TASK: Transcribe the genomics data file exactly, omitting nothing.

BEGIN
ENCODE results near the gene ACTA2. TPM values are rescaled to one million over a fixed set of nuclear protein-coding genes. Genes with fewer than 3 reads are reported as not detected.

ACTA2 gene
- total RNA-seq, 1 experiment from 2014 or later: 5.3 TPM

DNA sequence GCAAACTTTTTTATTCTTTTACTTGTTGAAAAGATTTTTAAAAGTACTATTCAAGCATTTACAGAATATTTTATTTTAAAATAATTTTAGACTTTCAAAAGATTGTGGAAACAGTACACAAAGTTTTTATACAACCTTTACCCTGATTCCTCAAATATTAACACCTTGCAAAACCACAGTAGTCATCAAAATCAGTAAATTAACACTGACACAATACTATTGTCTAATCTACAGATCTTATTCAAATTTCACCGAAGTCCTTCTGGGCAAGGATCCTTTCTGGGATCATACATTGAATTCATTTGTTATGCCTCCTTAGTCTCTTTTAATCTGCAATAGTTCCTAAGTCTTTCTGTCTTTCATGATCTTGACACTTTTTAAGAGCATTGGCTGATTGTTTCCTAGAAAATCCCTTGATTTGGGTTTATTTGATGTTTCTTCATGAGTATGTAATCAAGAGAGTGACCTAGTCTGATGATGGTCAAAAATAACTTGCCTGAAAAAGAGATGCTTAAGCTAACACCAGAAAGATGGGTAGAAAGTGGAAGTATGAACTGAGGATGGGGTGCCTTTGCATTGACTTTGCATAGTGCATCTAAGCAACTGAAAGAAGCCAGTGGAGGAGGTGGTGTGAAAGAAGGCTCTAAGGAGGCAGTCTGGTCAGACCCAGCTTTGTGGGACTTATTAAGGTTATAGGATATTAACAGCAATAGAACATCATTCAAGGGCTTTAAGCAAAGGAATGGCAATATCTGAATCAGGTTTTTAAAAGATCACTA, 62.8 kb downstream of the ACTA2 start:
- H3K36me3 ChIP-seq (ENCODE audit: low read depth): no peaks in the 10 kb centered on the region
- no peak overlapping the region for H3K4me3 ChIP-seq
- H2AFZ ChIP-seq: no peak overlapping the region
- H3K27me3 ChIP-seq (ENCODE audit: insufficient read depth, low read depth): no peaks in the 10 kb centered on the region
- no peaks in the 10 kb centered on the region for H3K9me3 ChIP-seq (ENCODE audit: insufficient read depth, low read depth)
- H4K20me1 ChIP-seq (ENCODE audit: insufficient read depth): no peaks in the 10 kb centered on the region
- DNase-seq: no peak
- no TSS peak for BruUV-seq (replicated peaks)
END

ENCODE results near the gene ACTA2. TPM values are rescaled to one million over a fixed set of nuclear protein-coding genes. Genes with fewer than 3 reads are reported as not detected.

ACTA2 gene
- total RNA-seq, 1 experiment from 2014 or later: 5.3 TPM

DNA sequence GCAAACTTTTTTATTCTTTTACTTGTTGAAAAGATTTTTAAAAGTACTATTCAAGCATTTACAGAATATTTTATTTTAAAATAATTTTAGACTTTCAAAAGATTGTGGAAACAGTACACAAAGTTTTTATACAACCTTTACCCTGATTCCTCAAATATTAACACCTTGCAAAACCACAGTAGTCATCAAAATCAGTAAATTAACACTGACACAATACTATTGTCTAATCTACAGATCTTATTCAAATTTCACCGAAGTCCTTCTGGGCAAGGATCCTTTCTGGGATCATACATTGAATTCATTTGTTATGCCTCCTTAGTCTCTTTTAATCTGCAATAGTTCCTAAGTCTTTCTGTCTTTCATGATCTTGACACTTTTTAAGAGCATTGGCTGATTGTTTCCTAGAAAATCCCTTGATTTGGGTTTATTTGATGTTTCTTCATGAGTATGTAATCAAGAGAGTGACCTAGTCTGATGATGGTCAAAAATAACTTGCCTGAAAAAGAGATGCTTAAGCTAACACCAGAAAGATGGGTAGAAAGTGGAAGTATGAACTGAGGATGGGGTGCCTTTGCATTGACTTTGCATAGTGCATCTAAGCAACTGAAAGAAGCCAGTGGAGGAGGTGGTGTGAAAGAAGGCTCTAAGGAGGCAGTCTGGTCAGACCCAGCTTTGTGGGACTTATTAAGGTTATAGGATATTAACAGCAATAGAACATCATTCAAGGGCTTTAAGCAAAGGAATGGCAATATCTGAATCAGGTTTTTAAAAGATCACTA, 62.8 kb downstream of the ACTA2 start:
- H3K36me3 ChIP-seq (ENCODE audit: low read depth): no peaks in the 10 kb centered on the region
- no peak overlapping the region for H3K4me3 ChIP-seq
- H2AFZ ChIP-seq: no peak overlapping the region
- H3K27me3 ChIP-seq (ENCODE audit: insufficient read depth, low read depth): no peaks in the 10 kb centered on the region
- no peaks in the 10 kb centered on the region for H3K9me3 ChIP-seq (ENCODE audit: insufficient read depth, low read depth)
- H4K20me1 ChIP-seq (ENCODE audit: insufficient read depth): no peaks in the 10 kb centered on the region
- DNase-seq: no peak
- no TSS peak for BruUV-seq (replicated peaks)